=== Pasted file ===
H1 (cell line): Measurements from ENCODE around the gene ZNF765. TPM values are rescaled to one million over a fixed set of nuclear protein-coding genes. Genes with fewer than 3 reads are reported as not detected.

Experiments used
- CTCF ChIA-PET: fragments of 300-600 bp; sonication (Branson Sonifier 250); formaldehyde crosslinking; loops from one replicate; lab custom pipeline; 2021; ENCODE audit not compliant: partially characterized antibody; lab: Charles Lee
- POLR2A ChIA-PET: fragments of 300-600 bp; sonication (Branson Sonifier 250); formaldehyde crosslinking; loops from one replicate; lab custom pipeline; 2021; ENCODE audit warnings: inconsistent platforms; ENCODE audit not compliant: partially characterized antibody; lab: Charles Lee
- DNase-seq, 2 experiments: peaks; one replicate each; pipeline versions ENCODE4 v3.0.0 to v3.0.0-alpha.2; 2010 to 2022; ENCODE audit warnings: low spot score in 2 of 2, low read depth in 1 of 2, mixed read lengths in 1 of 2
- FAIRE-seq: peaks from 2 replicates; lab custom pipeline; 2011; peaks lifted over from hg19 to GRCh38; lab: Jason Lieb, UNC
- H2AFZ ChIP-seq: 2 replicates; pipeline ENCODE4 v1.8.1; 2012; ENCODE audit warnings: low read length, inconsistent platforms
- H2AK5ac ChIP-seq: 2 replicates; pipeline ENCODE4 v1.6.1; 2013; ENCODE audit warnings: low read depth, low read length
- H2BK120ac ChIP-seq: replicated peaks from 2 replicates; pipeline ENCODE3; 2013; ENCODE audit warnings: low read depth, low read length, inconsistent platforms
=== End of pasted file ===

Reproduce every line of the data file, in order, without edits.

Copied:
H1 (cell line): Measurements from ENCODE around the gene ZNF765. TPM values are rescaled to one million over a fixed set of nuclear protein-coding genes. Genes with fewer than 3 reads are reported as not detected.

Experiments used
- CTCF ChIA-PET: fragments of 300-600 bp; sonication (Branson Sonifier 250); formaldehyde crosslinking; loops from one replicate; lab custom pipeline; 2021; ENCODE audit not compliant: partially characterized antibody; lab: Charles Lee
- POLR2A ChIA-PET: fragments of 300-600 bp; sonication (Branson Sonifier 250); formaldehyde crosslinking; loops from one replicate; lab custom pipeline; 2021; ENCODE audit warnings: inconsistent platforms; ENCODE audit not compliant: partially characterized antibody; lab: Charles Lee
- DNase-seq, 2 experiments: peaks; one replicate each; pipeline versions ENCODE4 v3.0.0 to v3.0.0-alpha.2; 2010 to 2022; ENCODE audit warnings: low spot score in 2 of 2, low read depth in 1 of 2, mixed read lengths in 1 of 2
- FAIRE-seq: peaks from 2 replicates; lab custom pipeline; 2011; peaks lifted over from hg19 to GRCh38; lab: Jason Lieb, UNC
- H2AFZ ChIP-seq: 2 replicates; pipeline ENCODE4 v1.8.1; 2012; ENCODE audit warnings: low read length, inconsistent platforms
- H2AK5ac ChIP-seq: 2 replicates; pipeline ENCODE4 v1.6.1; 2013; ENCODE audit warnings: low read depth, low read length
- H2BK120ac ChIP-seq: replicated peaks from 2 replicates; pipeline ENCODE3; 2013; ENCODE audit warnings: low read depth, low read length, inconsistent platforms